Walter was the second of three sons born to Edwin A. and Florence Tostevin on July 22, 1894. He graduated from Mandan High School and attended the University of North Dakota where he majored in civil engineering and played on UND's first football team. However with the start of World War I, he was drafted and served in France as a member of the 164th field artillery.
After the war, he returned to Mandan and went to work in the family business, at the Mandan Pioneer newspaper. He eventually became the papers Business and Advertising Manager. He was very active in his community. He belonged to the Masons, the Elks, the Rotary Club as well as the American Legion, serving a term as post commander.
His wife, the former Doris A. Bloomer whom he married in 1920, was also a World War I veteran. She served as an army nurse before coming to Mandan from her native Terre Haute, Indiana to teach physical education in the Mandan school system. Together they raised their three daughters (including one set of twins) in Mandan; Lucille (married E. Howard Hendrickson of Mandan), Helen (married James Noyes of Old Lyme Connecticut) and Shirley (married William Rolshoven of Missoula Montana).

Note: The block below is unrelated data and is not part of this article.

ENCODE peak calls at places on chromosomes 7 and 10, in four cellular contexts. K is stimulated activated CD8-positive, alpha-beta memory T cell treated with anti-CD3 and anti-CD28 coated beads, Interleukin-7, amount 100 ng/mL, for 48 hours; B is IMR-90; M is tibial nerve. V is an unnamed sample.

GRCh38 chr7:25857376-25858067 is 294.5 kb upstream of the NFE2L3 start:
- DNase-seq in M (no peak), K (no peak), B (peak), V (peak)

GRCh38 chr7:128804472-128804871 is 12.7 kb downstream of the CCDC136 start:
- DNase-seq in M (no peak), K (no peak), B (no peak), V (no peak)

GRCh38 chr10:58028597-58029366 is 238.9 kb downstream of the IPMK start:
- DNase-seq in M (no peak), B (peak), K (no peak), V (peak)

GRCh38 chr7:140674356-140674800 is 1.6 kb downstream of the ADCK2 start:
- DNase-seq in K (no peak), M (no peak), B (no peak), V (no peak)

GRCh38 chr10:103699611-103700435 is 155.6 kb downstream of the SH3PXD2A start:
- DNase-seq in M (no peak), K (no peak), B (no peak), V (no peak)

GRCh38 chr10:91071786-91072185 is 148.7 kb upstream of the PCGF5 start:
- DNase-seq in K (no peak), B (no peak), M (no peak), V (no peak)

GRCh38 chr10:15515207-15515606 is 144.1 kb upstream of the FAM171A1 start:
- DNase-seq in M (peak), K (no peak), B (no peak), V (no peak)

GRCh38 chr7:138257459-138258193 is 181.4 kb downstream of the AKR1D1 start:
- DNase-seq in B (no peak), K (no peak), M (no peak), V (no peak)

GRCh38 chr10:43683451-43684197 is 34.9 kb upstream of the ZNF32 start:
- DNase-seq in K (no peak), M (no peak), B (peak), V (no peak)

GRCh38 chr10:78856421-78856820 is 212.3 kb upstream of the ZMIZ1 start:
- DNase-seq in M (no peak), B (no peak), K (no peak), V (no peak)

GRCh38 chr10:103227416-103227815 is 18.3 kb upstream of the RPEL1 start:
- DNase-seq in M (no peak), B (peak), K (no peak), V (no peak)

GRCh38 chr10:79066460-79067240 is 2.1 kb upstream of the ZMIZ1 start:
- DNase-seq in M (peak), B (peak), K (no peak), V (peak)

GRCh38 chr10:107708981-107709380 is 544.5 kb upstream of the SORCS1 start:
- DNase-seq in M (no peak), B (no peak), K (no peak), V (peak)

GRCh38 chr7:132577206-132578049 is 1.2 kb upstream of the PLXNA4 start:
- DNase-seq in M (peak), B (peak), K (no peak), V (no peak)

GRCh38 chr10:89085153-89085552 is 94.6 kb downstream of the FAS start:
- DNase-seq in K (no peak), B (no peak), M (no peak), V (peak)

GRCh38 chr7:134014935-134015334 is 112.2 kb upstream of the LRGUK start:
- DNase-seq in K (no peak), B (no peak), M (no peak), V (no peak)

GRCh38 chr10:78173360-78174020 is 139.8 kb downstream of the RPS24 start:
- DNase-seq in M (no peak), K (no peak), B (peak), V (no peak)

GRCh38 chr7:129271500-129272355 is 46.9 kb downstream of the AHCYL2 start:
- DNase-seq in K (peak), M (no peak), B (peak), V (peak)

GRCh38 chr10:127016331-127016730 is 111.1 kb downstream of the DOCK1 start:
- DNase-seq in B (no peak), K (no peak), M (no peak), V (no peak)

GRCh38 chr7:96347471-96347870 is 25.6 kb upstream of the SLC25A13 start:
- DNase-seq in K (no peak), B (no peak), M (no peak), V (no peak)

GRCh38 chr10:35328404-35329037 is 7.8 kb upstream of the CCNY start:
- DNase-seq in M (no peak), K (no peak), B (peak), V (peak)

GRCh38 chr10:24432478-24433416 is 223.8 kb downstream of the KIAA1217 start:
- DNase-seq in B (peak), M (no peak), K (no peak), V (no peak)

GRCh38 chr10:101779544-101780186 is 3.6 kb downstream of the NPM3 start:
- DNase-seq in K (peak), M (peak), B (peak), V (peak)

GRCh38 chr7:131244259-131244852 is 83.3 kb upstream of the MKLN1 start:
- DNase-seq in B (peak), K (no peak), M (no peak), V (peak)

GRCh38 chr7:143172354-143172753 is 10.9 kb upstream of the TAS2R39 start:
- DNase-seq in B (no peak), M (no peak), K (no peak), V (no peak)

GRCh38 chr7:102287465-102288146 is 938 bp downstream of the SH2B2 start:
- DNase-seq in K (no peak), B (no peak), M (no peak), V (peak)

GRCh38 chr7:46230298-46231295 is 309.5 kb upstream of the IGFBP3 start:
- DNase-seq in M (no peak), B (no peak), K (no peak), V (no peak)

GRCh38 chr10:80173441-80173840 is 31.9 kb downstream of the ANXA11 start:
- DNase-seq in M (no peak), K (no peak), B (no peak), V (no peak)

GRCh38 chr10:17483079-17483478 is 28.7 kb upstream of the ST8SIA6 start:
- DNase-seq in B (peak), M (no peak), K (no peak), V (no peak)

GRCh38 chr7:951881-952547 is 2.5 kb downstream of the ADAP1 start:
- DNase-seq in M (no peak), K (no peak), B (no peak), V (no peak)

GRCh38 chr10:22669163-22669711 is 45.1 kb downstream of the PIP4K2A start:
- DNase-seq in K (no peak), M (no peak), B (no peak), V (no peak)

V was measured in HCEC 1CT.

Walter Tostevin was an accomplished musician and singer. However the piano best showcased his talents.For several years during the late 1930s, Walt played piano for Lawrence Welk's band which provided entertainment for dances throughout the area. In addition to Welk on the accordion, Bill Steinbruck played trombone, Rolland Lutz played trumpet and Ernie Wilkinson played drums, and all were from Mandan. In addition to Henry Dahners, the group played under the moniker "The Hotsy-Totsy Boys." Tostevin also sang live on Mandan's first radio station KGCU which operated from its downtown Mandan location. His wife was known to chastise Walt when a ragtime beat would creep into his version of "Onward Christian Soldiers" while playing the organ during Sunday services at First Presbyterian Church.
The Mandan Pioneer remained in the Tostevin family until 1963. Their daughter Lucille Hendrickson continued with the family tradition and became a newspaper reporter. She worked for the Mandan Pioneer and later joined the Bismarck Tribune; winning many awards including several from the Associated Press. She stayed at the Tribune until her retirement.
Walter died on May 20, 1960. He and his wife Doris are buried in the family plot in Union Cemetery, Mandan.
The Society would like to thank members James and Patricia Tostevin for sharing this information with us.
The MHSoc's museum and office is located at 411 W Main St, Mandan, ND 58554 Contact us at firstname.lastname@example.org or leave message at (701) 751-2983